Paul Newman founded Insitu Digital when he discovered his interest in acting was mainly down to the technology of the theatre. With a career that’s taken him around the world, he’s settled in London to share his expertise in digital learning.
What is it the company does?
Insitu Digital is a London-based digital learning agency, providing bespoke digital learning solutions to companies across the globe. The agency builds learning and development programmes from the ground up, meeting the individual goals of its clients. This ranges from breaking down complex science based information into easy-to-understand modules for sales teams - to turning old training programs into new digital training initiatives that can be distributed across a company’s learning management systems.
Describe your role in no more than 100 words
My role is to help my team perform to their best abilities, to ensure that we can deliver on our promises, to foster relationships with clients old & new. I am both the maintenance engineer and the oil in the machine!
Give us a brief timeline of your career so far – where did you start, how did you move on?
I thought I wanted to be an actor so I studied Drama at Manchester Uni, but I quickly realised that I preferred organising people and the technology of the theatre (lights & sound). Before joining the BBC I sold both vacuum cleaners & cable TV door to do, this was a brilliant background for starting my own business 20 years later.
BBC and London was great, but I wanted something broader, so I took a one way ticket to Asia and came back 10 years later. I worked in Hong Kong for Star TV, then Jakarta for smaller production houses, slowly growing into the business side of production.
I was both lucky and unlucky to be working for a dot com start-up in Australia which tried to launch a pioneering Video-On-Demand programme. The company’s money ran out after the crash and I was out of work. So I began the trip home, via Jakarta for another year of corporate production, finally arriving back in London, ready to start my own business.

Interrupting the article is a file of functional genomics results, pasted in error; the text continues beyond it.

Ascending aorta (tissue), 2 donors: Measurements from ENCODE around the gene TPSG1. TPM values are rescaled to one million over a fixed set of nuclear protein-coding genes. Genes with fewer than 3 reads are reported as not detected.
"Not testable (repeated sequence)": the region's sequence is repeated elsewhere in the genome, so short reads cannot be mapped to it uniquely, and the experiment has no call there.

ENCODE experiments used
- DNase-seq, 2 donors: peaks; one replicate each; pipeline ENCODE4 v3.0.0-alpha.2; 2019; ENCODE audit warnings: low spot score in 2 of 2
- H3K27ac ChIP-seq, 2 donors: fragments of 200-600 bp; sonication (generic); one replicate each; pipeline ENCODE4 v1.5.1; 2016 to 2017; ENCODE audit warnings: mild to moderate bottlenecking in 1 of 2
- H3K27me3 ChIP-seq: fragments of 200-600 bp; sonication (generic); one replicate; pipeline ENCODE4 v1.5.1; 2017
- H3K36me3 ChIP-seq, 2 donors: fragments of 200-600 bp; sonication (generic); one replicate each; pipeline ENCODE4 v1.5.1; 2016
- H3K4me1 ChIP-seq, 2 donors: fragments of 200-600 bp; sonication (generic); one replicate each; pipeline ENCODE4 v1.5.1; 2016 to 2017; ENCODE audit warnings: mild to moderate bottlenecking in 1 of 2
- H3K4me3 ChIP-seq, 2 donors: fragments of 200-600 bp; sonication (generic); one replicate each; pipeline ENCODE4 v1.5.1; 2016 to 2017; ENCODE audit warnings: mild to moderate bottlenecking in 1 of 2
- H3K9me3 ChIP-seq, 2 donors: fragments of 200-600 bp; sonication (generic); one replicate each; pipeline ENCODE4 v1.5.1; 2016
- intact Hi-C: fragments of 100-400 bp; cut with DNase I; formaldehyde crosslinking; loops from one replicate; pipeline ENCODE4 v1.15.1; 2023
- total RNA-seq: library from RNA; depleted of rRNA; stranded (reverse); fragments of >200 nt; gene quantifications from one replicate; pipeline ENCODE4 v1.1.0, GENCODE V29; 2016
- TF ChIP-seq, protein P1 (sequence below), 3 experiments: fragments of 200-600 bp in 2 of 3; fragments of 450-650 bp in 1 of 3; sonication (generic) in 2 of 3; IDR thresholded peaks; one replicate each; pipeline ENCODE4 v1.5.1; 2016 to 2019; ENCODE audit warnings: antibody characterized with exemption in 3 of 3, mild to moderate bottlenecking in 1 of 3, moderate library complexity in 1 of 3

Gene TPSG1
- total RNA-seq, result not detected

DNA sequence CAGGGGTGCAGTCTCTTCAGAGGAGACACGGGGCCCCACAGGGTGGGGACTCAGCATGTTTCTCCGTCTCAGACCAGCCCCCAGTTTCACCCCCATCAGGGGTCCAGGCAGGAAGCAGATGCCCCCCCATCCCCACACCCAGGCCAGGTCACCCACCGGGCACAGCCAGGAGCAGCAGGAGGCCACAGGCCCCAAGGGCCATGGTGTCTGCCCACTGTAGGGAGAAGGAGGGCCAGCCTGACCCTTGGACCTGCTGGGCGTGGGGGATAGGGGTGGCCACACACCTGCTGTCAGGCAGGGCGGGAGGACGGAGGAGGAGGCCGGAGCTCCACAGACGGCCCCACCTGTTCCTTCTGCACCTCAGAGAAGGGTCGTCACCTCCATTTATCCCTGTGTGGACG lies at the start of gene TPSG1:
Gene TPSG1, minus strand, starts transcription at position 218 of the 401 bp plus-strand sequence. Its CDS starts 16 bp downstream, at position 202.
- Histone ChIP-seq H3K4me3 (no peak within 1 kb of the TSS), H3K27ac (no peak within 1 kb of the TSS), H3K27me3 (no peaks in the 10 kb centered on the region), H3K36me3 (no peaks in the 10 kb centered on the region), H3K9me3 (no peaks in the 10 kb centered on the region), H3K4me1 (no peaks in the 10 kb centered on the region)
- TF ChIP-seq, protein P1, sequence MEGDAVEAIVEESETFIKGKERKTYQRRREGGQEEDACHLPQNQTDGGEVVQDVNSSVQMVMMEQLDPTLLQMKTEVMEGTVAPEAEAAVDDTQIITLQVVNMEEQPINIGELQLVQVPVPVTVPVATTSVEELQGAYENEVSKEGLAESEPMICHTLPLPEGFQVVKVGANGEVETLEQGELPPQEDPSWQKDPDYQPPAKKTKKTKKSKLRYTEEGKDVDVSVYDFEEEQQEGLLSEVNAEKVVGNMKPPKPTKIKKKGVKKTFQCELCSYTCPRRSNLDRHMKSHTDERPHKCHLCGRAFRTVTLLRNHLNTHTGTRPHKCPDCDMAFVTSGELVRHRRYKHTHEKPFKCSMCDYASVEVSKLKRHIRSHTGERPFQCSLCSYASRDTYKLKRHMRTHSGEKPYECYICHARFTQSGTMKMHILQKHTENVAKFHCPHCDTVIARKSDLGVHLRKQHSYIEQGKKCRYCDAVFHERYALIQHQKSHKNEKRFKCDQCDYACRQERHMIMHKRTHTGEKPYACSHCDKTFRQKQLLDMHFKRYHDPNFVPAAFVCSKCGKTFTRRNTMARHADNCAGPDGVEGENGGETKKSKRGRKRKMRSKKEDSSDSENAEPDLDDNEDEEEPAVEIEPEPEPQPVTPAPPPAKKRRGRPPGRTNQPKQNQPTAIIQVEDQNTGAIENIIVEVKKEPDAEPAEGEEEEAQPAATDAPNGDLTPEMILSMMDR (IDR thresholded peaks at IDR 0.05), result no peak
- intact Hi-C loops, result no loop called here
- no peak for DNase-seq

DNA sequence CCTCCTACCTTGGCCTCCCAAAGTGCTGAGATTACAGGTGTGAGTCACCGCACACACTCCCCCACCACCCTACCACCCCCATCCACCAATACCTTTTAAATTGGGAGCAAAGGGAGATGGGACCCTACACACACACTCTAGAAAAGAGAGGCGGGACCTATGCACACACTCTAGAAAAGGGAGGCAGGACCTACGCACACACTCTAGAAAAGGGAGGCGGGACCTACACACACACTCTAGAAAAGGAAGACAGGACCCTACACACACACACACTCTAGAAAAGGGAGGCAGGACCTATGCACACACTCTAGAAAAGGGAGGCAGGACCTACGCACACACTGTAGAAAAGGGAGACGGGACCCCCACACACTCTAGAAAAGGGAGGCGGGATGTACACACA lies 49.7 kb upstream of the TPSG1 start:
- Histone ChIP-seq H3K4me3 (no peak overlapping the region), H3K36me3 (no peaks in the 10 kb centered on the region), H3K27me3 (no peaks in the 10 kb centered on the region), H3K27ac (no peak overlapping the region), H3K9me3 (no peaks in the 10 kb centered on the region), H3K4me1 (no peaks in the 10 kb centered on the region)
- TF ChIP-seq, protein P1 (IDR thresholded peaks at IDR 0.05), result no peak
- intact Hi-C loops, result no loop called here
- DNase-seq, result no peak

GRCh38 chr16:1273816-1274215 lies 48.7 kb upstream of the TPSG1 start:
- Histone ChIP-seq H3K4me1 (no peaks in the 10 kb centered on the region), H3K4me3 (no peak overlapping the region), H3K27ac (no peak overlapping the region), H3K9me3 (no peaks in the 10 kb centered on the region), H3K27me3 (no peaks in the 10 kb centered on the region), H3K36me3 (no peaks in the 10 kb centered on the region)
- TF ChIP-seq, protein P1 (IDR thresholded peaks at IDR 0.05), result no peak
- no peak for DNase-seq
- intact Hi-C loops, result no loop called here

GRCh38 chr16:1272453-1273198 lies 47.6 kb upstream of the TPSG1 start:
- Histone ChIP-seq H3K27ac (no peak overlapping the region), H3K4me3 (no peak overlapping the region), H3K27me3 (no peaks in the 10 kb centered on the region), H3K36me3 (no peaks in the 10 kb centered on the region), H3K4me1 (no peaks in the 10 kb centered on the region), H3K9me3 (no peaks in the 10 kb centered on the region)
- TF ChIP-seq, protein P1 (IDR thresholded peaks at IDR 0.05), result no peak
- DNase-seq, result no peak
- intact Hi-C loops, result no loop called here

What do you believe makes a great leader?
Having worked with some exceptional people across the years, I think the best leaders are those that are able to balance freedom and structure. By that I mean that a great leader is able to identify an individual’s potential, and give them the freedom to grow within a role. This can range from recognising a creative individual who needs direction, to giving someone space and time to come up with something special. It’s a nuance, but I think that balance can be the difference between a static company and one which has natural growth.
What has been your biggest challenge in your current position?
Planning for growth - getting the balance right between investment and a solid balance sheet.
How do you alleviate the stress that comes with your job?
I haven’t felt stressed for years, I’ve known the bad times - 2009 was a very tough year for us and at that time I had a new mortgage and a new son - that was stressful. Now, so long as we’re profitable I don’t really feel any stress. But, I do walk as much as I can and meditate most mornings.
When you were little, what did you want to be when you grew up?
As above - an actor
Any pet hates in the workplace? What do you do about them?
Our business is a unit amongst 30 others, I can’t stand the circular emails sent to the landlord where we’re all copied in!
Where do you see the company in five years’ time?
It’s such an exciting space that I can’t be sure! I do think that the interactive-video part of Learning is going to grow massively as it’s so effective. We’re looking at VR too. I’m sure that we’ll be triple the size of where we are now and doing some amazing things.
What advice would you give to an aspiring business leader?
It depends on the business of course, but learning from my early mistakes, my advice would be to regularly take stock of your current client roster. Many young and ambitious entrepreneurs put all their efforts into winning new business, but it’s important to remember that you will be judged on your results; if you win lots of new businesses, but don’t keep your current clients happy, you may soon find that you earn a reputation for not delivering.
I think a good target is to aim to be slightly over-capacity, so that you are forced to grow, but not so overwhelmed that you end up alienating your current clients; they are the ones that will be giving you your bread and butter, and they are the word of mouth that will provide the natural referrals businesses thrive on.
What do you wish someone had told you when you started out?
It doesn’t matter, I wouldn’t have listened. So, perhaps my advice would be to seek out advice from people who you respect - but don’t follow it blindly. There is no step-by-step guide, and some of the most beneficial lessons you will learn will often come from your biggest mistakes.
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